Sunday the 10th November marked a rare Sunday evening off for me so I was able to dash across town and catch the Chicago Swing Katz gig at the Wild Pig in Meole Brace, the audience was a little thinner on the ground then I expected, but the inclement weather probably didn’t offer much encouragement, but those of us who braved the cold were thoroughly entertained with an evening of hot Jazz and Swing.
The line up of the band was slightly different with Dave Boxold on bass guitar standing in for Tex who no doubt since between awarded an MBE is in much demand up and down the country opening up supermarkets, public libraries and the like (or just otherwise engaged, your call) and Trevor Davies on Guitar (who may now be a permanent member- I haven’t been for months). The first set opened with a popular Trad number called “Just A Little While to Stay Here” with the front line taking it in turns to solo, this was followed by a total change of pace and move to the latter Basie era with Splunky, which originates from the Atomic Mr Basie sessions, with Derek Harrison keeping the spirit of Basie alive on the Keys. Ainge lent his vocal skills on the traditional Sunday Spiritual number which this time was “Lord Lord Lord”, a number which in the past has been performed by Sister Rosetta Tharpe amongst others, this was followed by “Melancholy” which was a more gentle paced number as the name suggests. It was Ellington territory next with Juan Tizol’s “Perdido” which the band unusually chose to open directly with the verse as opposed to the heavy piano intro on record, no doubt to keep more within the Trad orientation of the band. Next up was a favourite number of mine which is the “Tin Roof Blues” performed with mighty aplomb by all involved, this lead into a feature for the rhythm section which was the St. Louis Blues March. This was famously performed by the Glenn Miller Army Air Force band which had twenty-odd members, the Swing Katz rhythm section consisted of four; a fact keyboard player Harrison was keen to point out. The performance was almost a duet between him and the drummer and what they lacked in numbers they made with sheer energy and integrity. The final two numbers of the set were the infamous and probably appropriate “Old Rocking Chair” with the trombone player providing the vocals and a tune called Red River Valley which is apparently known as something else but at the moment I can’t recall what for the life of me.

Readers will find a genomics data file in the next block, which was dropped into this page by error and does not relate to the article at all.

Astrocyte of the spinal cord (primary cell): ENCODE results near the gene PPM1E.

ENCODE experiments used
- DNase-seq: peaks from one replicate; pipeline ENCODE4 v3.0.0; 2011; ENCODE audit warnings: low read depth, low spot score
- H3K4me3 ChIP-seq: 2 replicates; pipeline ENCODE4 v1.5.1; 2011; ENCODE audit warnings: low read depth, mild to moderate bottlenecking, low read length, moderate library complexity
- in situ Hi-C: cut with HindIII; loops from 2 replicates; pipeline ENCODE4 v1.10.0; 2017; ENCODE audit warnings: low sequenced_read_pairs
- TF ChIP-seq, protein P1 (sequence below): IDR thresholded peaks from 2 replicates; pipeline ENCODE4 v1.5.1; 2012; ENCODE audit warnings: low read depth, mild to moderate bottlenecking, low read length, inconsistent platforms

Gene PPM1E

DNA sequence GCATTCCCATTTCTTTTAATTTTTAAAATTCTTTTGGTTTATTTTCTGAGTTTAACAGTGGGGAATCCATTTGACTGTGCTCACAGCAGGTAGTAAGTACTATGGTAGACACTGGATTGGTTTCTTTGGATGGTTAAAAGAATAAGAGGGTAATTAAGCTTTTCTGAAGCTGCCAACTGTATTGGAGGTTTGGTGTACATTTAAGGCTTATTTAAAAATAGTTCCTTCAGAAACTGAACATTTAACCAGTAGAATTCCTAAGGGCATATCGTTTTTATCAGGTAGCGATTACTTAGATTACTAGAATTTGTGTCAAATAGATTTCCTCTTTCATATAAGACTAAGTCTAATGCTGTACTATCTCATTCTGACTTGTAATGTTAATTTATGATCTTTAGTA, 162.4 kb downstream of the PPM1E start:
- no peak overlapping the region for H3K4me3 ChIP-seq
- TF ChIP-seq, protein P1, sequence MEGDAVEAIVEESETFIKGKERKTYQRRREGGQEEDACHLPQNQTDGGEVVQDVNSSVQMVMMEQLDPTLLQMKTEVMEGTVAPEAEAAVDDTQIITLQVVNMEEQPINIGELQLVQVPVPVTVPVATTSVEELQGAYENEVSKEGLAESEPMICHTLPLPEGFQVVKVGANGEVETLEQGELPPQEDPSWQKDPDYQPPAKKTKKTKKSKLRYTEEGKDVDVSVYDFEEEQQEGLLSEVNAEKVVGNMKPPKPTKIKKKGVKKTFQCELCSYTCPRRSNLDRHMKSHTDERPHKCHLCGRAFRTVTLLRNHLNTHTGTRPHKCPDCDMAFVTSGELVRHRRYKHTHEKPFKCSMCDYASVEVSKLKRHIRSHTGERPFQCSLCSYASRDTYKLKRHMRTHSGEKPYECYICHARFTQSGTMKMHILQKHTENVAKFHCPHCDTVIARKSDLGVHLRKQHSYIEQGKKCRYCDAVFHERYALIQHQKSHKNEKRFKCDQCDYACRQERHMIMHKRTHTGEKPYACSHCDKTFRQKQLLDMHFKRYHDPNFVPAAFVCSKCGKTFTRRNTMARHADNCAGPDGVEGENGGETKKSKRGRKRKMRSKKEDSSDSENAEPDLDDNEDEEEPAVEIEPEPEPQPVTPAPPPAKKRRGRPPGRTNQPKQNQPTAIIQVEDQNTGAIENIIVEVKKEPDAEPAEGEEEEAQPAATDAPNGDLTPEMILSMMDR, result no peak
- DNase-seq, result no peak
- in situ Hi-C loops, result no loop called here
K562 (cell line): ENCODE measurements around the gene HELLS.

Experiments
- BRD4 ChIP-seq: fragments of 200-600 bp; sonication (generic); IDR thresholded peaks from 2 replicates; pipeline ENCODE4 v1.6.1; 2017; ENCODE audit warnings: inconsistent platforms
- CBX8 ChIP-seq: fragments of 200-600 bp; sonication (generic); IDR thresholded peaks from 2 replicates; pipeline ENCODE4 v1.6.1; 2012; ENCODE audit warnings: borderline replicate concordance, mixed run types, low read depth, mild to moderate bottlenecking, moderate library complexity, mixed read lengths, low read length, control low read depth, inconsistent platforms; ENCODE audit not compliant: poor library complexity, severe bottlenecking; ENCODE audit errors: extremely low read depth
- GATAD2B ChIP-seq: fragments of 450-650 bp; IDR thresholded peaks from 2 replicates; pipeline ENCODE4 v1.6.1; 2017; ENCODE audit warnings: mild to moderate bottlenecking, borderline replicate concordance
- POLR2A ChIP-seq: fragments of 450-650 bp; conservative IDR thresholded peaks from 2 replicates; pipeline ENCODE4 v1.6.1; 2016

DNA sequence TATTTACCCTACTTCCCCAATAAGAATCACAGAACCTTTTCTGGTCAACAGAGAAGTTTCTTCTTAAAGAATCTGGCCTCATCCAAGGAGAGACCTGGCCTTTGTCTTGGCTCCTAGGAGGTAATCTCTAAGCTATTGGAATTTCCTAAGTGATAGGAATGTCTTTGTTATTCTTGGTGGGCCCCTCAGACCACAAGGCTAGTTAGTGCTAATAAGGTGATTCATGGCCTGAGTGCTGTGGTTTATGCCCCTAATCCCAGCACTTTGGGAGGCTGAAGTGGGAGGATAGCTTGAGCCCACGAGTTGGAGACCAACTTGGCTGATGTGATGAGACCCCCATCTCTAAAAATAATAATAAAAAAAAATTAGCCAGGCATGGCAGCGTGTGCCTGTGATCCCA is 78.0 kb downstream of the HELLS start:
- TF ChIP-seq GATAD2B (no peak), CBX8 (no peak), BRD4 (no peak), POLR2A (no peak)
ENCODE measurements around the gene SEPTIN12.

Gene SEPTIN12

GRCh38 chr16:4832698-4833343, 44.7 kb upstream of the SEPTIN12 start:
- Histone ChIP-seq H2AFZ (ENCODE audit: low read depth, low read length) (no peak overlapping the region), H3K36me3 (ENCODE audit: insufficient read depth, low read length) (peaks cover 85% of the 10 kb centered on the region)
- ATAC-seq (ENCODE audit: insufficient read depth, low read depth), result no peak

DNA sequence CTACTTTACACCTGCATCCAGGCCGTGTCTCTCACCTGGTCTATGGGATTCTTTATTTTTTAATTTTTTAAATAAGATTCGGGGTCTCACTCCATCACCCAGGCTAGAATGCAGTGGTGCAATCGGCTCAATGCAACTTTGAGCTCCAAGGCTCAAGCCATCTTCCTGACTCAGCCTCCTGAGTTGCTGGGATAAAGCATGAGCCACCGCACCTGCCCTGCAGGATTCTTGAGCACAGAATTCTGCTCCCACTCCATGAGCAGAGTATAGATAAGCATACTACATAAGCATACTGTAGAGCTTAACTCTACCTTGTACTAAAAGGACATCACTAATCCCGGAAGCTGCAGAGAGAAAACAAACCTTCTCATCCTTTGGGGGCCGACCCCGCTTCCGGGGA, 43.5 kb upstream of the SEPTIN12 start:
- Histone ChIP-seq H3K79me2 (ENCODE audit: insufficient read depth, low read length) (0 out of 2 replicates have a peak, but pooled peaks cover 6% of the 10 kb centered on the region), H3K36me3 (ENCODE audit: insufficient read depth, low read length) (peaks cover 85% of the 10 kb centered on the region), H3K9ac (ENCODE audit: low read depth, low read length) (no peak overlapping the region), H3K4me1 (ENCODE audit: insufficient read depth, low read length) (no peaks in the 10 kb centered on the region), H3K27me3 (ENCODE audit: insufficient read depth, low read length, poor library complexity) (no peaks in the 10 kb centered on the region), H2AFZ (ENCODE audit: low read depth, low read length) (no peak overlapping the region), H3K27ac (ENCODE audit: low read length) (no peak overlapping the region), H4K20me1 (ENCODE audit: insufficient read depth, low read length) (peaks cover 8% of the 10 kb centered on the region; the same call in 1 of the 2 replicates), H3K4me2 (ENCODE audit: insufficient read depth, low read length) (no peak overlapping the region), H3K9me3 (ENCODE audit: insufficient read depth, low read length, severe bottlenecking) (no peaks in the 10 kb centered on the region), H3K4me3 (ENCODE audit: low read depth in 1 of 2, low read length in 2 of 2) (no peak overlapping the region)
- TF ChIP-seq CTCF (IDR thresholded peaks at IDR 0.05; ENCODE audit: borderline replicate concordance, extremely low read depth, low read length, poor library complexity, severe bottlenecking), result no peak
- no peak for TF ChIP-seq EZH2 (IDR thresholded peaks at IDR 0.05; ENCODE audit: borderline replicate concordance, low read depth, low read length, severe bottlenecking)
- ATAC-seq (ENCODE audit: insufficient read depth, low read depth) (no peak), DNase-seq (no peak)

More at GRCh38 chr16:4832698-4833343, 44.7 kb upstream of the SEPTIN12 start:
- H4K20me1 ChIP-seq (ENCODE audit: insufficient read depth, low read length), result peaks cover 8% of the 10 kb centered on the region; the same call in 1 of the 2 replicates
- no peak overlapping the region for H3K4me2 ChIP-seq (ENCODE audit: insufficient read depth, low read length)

Set Two opened up with another Trad scene favourite the “Bugle Boy Rag” which I must admit is a number I am getting a little sick of, familiarity and all that… but it was competently played by the band. The next number was an old ballad made famous by the Bingle himself “Out of Nowhere” in which Jeff Matthews switched from Clarinet to Tenor Saxophone and the band was joined by a guest trumpeter whose name I missed because I was a little distracted as I was in the process of organising a job interview. I’ll set the performance speak for itself:
Matthews returned to Clarinet and the guest departed the stage for the next number which was another Trad favourite “Jazz Me Blues” which is a rare example of a Dixieland tune being picked up by a modernist as the late Art Pepper recorded it on the album Art Pepper Meets the Rhythm Section, however the tune doesn’t really lend itself to the modern idiom and the more traditional arrangement was much more satisfying. Being Remembrance Sunday a song from the Second World War was played next, a slow ballad which was called “Auf Wiedersen” with a vocal refrain from Peter Ainge, this was followed by a “Jive at Five” at request. The request wasn’t an audience one though but in fact one from the band’s drummer and it was a fun Basie number. The night closed with two popular Trad numbers “Muskrat Ramble” and “Bourbon Street Parade”, the latter of which had the guest trumpeter joining in.
All in all it was a relaxing evening and a much needed tonic after a stressful and busy week.